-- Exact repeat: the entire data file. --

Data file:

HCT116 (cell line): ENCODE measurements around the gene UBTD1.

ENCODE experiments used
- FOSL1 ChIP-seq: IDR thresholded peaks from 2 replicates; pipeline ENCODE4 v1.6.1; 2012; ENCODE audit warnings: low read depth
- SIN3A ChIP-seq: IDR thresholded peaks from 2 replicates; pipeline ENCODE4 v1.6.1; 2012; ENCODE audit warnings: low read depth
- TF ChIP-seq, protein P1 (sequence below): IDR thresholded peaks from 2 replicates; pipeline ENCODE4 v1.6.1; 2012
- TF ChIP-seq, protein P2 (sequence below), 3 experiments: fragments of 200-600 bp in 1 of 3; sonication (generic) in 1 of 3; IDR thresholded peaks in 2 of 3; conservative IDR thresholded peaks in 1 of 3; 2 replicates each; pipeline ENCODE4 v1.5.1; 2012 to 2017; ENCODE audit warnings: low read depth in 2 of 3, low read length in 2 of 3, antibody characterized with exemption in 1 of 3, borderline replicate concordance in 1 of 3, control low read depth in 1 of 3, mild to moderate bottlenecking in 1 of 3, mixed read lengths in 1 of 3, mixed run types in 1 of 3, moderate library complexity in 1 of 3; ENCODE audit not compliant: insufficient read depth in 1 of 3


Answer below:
HCT116 (cell line): ENCODE measurements around the gene UBTD1.

ENCODE experiments used
- FOSL1 ChIP-seq: IDR thresholded peaks from 2 replicates; pipeline ENCODE4 v1.6.1; 2012; ENCODE audit warnings: low read depth
- SIN3A ChIP-seq: IDR thresholded peaks from 2 replicates; pipeline ENCODE4 v1.6.1; 2012; ENCODE audit warnings: low read depth
- TF ChIP-seq, protein P1 (sequence below): IDR thresholded peaks from 2 replicates; pipeline ENCODE4 v1.6.1; 2012
- TF ChIP-seq, protein P2 (sequence below), 3 experiments: fragments of 200-600 bp in 1 of 3; sonication (generic) in 1 of 3; IDR thresholded peaks in 2 of 3; conservative IDR thresholded peaks in 1 of 3; 2 replicates each; pipeline ENCODE4 v1.5.1; 2012 to 2017; ENCODE audit warnings: low read depth in 2 of 3, low read length in 2 of 3, antibody characterized with exemption in 1 of 3, borderline replicate concordance in 1 of 3, control low read depth in 1 of 3, mild to moderate bottlenecking in 1 of 3, mixed read lengths in 1 of 3, mixed run types in 1 of 3, moderate library complexity in 1 of 3; ENCODE audit not compliant: insufficient read depth in 1 of 3